I have to say that overclockers pin special hopes upon AMD Energy Efficient processors, as they expect these CPUs to boast a much higher overclocking potential. It is pretty hard to determine what these expectations are based on, especially since Energy Efficient processors feature the same microarchitecture as their “regular” counterparts. And the stable operation at lower nominal clock frequencies and with lower Vcore doesn’t at all mean that it will work at sky-high frequencies if you increase its core voltage…
However, we couldn’t help checking out the overclocking potential of the processors that we got at our disposal. Athlon 64 X2 4600+ with the maximum heat dissipation of 65W was the first one we installed into our testbed.
The testbed was built using ASUS M2N32-SLI Deluxe mainboard based on Nvidia nForce 590 SLI chipset, Corsair Twin2X1024-8500 memory and PowerColor X1900 XTX 512MB graphics card. The processor was cooled with Zalman CNPS9500 AM2 air-cooler. Since the maximum clock frequency multiplier of the Energy Efficient processors (just like the “normal” ones) is locked, these CPUs can only be overclocked by raising the clock generator frequency. In this case we had to reduce the multiplier for the memory frequency and HyperTransport bus connecting the CPU with the SPP in order to ensure that all other subsystems of the test platform work stably.
Without increasing the core voltage, i.e. with 1.25V of power, Athlon 64 X2 4600+ working at 2.4GHz nominal speed could only overclock to 2.6GHz (and work stably at that frequency). The clock generator frequency in this experiment reached 221MHz.
The second overclocking experiment was conducted with the processor core voltage increased to the level of “regular” – not Energy Efficient – CPUs, that is to 1.35V. In this case we managed to raise the clock generator frequency to 232MHz without losing the system stability. The CPU worked at 2.78GHz in this case.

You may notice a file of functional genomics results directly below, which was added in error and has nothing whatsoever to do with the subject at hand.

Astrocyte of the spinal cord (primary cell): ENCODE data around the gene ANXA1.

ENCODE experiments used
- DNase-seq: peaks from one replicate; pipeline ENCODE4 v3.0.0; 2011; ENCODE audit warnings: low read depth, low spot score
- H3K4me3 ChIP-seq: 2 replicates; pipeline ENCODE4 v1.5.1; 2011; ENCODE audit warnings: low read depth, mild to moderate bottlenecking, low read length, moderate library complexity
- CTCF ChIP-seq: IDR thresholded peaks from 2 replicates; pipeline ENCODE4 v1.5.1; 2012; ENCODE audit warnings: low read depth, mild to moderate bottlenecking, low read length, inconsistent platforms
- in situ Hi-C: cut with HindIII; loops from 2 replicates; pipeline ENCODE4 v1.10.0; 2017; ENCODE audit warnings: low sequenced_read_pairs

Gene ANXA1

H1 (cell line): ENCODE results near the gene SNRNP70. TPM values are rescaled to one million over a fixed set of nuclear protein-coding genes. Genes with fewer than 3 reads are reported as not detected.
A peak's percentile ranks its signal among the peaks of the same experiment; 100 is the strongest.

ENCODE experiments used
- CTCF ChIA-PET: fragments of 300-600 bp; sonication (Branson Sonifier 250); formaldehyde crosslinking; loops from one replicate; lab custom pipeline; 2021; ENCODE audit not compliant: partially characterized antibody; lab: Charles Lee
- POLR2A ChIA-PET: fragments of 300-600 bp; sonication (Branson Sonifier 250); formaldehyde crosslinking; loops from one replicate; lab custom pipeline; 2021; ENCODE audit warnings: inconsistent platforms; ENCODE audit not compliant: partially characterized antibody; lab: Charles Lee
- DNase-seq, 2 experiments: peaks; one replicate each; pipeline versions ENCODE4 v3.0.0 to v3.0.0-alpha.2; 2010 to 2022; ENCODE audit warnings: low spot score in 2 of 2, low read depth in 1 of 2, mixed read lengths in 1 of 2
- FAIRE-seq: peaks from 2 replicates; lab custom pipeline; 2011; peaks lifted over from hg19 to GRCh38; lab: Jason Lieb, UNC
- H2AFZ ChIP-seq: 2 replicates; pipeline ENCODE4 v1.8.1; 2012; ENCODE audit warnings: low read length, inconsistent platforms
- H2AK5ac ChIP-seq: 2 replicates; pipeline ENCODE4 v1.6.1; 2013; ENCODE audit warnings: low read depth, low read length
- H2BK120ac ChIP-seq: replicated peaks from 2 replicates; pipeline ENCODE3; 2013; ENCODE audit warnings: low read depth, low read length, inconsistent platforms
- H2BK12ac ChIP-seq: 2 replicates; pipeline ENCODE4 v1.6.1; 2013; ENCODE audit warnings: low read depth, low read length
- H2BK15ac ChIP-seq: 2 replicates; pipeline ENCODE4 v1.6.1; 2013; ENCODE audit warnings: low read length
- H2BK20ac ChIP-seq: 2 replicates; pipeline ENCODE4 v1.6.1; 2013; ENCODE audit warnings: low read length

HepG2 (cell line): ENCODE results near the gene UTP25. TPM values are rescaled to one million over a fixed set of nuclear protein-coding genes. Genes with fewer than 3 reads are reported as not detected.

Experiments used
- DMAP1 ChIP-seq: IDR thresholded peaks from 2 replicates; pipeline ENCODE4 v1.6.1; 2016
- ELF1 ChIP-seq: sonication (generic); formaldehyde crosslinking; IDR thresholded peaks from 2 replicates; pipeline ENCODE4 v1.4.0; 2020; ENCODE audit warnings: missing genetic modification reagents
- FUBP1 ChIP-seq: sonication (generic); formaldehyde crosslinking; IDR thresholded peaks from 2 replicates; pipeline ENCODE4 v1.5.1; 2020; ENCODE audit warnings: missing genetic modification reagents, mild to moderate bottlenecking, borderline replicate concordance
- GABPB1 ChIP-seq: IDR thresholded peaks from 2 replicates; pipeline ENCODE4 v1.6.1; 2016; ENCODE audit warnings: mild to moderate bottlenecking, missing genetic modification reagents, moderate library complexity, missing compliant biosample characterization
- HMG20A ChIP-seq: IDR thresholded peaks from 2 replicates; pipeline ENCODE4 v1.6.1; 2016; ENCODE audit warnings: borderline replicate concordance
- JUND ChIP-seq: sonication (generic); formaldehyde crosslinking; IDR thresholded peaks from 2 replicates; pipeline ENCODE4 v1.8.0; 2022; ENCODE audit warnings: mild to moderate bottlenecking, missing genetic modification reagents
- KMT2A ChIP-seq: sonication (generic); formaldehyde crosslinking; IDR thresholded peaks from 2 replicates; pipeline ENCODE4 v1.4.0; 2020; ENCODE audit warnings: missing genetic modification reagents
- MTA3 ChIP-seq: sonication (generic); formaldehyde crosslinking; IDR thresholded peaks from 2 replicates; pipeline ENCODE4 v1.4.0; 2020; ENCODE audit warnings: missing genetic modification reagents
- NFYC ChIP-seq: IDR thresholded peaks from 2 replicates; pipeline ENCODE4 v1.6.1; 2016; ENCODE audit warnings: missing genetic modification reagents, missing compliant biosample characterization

The third experiment was performed with the processor Vcore raised to 1.5V. This core voltage is 20% higher than the nominal value, and normally you should be concerned with arranging special cooling for the processor. However in this case it is pretty safe, because the Energy Efficient CPUs are manufactured using the same semiconductor dies as the regular processors, so the Vcore increase to 1.35V can be performed safely, as the potential of the die “allows” it initially. In other words, it makes sense to increase the core voltage basing on the nominal Vcore settings for the “regular” processors from the same family, rather than on the nominal Vcore set for the given CPU model.
We managed to get our processor to work at 2.84GHz core frequency while the clock generator frequency in this case equaled 237MHz. all further overclocking attempts to hit higher speeds resulted in instability, so we would consider the last result to be the maximum.
This way, Energy Efficient Athlon 64 X2 4600+ processor with the maximum heat dissipation of 65W could overclock only to 2.84GHz, i.e. its frequency potential didn’t surprise us. The regular CPUs of the same type with the 85W TDP could most probably hit the same mark during overclocking. In other words, our very first experiment indicated clearly that there will hardly be anything special about the overclocking potential of the Energy Efficient processors. However, it is definitely too early to make any conclusions. We still have one more Energy Efficient processor: Athlon 64 X2 3800+ with the maximum wattage of 35W and 2.0GHz nominal clock speed.
The nominal Vcore of this CPU model is 1.075V, so we didn’t really expect much without increasing this parameter. And our expectations were absolutely true: by simply raising the clock generator frequency we could only hit the 215MHz mark, which results into 8% overclocking to 2.15GHz.